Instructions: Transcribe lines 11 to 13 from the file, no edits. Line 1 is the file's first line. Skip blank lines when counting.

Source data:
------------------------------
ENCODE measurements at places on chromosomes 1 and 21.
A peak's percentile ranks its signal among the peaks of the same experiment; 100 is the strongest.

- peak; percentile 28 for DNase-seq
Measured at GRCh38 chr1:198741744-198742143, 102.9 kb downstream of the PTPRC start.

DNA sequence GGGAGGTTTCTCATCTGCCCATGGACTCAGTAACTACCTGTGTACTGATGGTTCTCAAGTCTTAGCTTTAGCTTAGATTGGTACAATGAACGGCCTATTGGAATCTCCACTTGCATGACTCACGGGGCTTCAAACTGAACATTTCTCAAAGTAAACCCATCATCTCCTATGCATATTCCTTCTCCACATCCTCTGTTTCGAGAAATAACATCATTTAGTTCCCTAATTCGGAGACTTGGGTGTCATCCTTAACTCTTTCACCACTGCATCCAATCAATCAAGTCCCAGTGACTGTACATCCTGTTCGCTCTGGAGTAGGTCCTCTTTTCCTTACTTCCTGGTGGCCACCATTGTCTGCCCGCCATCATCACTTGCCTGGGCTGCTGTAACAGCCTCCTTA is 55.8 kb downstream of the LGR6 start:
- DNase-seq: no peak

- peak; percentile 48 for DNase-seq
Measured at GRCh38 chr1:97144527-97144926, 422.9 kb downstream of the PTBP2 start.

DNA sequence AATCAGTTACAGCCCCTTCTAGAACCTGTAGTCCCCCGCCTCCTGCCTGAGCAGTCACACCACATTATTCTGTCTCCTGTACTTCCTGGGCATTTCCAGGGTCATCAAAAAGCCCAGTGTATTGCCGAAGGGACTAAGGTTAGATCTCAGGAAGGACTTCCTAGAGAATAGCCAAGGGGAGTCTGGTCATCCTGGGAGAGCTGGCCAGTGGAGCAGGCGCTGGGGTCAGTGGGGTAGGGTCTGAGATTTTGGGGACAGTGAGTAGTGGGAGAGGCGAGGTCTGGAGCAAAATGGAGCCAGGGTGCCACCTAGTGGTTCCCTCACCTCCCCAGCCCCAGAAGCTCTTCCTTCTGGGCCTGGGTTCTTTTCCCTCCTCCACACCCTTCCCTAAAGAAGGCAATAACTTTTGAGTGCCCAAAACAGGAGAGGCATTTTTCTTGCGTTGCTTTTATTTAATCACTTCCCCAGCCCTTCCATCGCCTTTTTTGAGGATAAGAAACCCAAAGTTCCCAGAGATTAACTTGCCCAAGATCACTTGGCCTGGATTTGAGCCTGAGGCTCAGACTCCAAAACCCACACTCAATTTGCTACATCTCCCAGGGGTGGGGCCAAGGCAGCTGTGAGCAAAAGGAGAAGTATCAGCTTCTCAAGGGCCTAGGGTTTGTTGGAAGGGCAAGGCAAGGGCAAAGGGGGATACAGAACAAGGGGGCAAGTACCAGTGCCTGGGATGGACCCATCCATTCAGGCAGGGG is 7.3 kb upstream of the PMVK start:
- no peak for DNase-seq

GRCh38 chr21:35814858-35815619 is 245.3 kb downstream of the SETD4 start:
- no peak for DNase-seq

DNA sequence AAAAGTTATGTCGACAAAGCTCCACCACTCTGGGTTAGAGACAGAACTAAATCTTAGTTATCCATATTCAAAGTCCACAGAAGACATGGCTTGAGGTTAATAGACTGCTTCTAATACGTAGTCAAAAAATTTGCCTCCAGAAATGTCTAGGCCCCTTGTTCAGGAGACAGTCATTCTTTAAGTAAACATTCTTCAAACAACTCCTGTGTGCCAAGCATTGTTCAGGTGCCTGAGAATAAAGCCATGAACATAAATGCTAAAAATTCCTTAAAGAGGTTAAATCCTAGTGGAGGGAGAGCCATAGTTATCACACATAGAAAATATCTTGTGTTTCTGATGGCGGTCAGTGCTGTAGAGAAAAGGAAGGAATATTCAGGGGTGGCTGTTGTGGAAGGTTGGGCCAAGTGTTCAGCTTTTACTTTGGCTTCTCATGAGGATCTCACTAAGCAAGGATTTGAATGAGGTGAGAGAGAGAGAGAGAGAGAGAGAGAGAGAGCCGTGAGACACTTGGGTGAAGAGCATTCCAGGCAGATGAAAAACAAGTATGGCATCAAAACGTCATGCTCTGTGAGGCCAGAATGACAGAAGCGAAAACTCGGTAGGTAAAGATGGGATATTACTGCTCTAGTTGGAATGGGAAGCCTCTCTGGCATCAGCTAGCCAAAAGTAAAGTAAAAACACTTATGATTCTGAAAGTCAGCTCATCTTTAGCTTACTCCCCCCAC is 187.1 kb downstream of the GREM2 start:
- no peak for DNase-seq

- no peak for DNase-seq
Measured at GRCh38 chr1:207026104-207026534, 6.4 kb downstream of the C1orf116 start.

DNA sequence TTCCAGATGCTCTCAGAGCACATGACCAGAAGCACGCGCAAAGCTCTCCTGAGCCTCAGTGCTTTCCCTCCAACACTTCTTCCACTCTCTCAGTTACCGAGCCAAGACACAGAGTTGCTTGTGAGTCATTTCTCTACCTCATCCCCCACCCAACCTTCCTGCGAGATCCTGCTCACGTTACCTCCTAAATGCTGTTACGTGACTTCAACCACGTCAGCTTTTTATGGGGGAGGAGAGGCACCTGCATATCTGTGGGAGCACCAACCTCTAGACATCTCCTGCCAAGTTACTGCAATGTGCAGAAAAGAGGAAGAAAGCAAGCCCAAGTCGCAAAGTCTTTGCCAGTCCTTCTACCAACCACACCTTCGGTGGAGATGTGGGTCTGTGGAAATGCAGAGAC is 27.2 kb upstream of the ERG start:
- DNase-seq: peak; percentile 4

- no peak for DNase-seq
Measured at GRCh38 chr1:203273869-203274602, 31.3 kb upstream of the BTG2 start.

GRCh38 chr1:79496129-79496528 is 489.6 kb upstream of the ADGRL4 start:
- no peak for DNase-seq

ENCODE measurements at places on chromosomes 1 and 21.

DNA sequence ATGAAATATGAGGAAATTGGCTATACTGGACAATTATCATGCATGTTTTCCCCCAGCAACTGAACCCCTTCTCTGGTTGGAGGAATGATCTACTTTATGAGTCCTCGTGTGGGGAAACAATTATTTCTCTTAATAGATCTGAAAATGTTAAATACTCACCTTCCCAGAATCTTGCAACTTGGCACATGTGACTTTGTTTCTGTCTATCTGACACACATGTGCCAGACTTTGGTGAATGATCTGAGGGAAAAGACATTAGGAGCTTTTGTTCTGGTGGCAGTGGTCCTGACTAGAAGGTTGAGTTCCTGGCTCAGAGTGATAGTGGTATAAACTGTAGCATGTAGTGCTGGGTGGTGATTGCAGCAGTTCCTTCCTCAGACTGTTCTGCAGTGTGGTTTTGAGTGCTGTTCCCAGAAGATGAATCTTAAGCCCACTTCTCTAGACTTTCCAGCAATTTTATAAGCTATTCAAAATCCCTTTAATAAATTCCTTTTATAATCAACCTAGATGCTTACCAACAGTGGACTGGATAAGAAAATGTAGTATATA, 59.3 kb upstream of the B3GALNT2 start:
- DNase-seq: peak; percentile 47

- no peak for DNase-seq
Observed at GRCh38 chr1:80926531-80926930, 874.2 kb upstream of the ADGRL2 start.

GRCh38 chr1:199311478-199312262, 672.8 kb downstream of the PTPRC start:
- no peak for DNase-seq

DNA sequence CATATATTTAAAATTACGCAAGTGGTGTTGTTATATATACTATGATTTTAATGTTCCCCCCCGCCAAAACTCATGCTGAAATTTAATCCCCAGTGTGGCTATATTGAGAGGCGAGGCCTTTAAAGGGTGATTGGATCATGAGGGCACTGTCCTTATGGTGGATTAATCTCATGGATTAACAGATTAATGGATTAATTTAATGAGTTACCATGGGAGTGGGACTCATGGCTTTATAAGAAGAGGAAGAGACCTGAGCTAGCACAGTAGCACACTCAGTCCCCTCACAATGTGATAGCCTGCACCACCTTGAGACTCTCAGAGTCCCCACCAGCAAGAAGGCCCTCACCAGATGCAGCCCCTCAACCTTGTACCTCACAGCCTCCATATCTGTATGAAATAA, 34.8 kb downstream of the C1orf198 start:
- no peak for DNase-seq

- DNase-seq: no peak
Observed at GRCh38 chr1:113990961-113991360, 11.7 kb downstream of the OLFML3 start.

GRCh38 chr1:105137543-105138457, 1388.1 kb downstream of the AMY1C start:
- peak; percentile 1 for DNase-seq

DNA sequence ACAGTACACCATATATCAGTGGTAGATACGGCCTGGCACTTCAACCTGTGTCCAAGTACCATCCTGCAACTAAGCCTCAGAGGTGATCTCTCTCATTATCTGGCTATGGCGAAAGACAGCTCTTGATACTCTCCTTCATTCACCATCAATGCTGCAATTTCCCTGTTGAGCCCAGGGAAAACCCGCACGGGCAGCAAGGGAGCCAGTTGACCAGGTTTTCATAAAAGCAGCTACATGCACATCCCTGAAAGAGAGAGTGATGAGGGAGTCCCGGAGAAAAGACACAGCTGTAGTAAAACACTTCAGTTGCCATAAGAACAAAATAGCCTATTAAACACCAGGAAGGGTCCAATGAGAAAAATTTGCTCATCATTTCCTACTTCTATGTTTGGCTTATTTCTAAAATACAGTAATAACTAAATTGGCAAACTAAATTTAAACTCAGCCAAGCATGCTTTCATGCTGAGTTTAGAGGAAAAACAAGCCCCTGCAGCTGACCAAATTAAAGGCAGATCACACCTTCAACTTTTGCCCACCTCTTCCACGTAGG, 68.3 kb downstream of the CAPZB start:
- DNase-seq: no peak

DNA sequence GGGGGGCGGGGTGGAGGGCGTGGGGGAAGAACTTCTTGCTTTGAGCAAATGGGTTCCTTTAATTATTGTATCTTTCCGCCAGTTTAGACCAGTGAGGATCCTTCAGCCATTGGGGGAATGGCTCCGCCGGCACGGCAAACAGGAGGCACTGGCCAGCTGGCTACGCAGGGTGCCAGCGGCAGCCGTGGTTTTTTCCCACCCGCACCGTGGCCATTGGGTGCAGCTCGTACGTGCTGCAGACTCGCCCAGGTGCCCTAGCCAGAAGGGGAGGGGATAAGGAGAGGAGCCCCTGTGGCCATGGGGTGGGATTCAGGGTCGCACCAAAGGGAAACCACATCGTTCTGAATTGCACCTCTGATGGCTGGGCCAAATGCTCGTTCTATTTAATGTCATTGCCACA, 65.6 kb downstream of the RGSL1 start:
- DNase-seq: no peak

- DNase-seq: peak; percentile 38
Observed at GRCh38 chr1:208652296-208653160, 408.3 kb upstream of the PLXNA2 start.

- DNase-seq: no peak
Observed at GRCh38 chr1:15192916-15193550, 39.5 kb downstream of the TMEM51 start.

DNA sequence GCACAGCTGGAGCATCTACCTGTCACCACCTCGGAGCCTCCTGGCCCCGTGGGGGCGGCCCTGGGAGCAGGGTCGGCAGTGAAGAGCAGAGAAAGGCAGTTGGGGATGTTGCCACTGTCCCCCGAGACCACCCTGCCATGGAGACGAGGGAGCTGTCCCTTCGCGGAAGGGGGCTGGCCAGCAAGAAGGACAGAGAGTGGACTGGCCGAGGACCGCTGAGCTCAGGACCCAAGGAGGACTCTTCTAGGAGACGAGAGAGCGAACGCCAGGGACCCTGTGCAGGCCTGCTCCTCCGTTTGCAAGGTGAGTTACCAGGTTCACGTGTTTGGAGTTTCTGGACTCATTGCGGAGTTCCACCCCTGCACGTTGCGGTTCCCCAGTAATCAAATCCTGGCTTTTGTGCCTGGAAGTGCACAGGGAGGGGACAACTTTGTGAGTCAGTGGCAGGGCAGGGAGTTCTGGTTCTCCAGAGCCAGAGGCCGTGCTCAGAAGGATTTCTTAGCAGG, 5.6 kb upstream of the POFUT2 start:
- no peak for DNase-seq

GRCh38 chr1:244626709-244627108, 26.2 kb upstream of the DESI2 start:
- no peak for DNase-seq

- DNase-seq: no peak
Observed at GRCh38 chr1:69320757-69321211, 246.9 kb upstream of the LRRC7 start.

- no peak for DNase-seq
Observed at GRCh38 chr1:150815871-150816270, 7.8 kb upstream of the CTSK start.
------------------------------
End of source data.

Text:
GRCh38 chr21:35814858-35815619 is 245.3 kb downstream of the SETD4 start:
- no peak for DNase-seq

DNA sequence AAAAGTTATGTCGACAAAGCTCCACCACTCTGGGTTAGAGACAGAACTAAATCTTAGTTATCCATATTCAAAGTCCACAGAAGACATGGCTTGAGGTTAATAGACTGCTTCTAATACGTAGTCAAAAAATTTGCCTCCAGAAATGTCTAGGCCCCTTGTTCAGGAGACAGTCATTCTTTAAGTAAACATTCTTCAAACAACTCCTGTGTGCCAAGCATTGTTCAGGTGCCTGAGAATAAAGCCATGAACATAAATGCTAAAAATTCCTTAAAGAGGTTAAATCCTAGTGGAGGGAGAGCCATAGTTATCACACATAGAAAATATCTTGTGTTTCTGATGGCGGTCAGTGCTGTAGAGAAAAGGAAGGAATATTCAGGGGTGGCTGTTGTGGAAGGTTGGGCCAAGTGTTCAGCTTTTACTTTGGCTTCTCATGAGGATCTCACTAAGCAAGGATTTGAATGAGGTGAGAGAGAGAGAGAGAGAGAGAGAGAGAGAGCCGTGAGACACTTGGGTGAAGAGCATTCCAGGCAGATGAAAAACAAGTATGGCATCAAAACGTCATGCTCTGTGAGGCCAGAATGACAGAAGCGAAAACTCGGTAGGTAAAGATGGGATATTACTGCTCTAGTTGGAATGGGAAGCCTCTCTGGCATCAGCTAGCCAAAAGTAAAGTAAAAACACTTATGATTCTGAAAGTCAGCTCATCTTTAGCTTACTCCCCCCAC is 187.1 kb downstream of the GREM2 start: